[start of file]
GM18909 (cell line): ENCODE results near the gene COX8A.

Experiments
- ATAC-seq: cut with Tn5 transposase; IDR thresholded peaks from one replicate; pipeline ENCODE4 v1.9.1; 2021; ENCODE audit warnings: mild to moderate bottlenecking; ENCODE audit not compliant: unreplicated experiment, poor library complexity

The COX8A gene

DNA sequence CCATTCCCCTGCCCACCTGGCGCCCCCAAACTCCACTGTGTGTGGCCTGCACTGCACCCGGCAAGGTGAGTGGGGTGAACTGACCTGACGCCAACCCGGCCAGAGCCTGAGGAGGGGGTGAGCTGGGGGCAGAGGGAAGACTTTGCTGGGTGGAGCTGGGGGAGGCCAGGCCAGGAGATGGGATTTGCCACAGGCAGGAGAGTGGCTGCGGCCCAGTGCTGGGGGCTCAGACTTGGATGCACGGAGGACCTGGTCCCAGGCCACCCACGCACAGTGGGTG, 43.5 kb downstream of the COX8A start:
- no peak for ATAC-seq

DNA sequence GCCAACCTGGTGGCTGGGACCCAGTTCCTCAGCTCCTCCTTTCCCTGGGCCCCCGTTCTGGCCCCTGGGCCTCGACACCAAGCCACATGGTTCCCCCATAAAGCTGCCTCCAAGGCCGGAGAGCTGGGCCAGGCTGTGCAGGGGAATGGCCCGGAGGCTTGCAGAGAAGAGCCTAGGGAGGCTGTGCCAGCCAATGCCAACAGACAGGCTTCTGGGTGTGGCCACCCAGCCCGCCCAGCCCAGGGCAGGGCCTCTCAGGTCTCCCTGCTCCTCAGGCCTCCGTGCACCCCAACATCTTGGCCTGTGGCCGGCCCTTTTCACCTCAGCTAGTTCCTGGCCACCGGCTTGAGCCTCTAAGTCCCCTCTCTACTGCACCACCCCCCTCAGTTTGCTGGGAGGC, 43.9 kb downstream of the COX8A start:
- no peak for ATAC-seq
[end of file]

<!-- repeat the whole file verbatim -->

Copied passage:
GM18909 (cell line): ENCODE results near the gene COX8A.

Experiments
- ATAC-seq: cut with Tn5 transposase; IDR thresholded peaks from one replicate; pipeline ENCODE4 v1.9.1; 2021; ENCODE audit warnings: mild to moderate bottlenecking; ENCODE audit not compliant: unreplicated experiment, poor library complexity

The COX8A gene

DNA sequence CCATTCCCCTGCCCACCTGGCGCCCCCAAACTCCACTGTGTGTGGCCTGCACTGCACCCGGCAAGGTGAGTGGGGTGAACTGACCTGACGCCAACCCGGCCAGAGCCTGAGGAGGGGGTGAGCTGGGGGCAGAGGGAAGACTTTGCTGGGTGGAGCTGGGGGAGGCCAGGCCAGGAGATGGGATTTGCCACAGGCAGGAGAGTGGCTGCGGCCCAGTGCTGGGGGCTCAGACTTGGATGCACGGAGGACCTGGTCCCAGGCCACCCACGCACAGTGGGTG, 43.5 kb downstream of the COX8A start:
- no peak for ATAC-seq

DNA sequence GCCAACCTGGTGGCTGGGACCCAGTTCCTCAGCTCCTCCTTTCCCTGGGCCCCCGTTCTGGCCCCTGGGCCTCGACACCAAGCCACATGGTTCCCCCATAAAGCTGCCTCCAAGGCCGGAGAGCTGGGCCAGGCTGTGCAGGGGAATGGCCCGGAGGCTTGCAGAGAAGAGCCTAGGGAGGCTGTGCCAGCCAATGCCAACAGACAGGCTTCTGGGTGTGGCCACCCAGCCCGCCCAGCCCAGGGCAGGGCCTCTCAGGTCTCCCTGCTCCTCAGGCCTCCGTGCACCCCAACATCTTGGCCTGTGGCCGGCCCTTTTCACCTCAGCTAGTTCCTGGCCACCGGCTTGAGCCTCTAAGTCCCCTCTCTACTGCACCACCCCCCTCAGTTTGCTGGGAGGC, 43.9 kb downstream of the COX8A start:
- no peak for ATAC-seq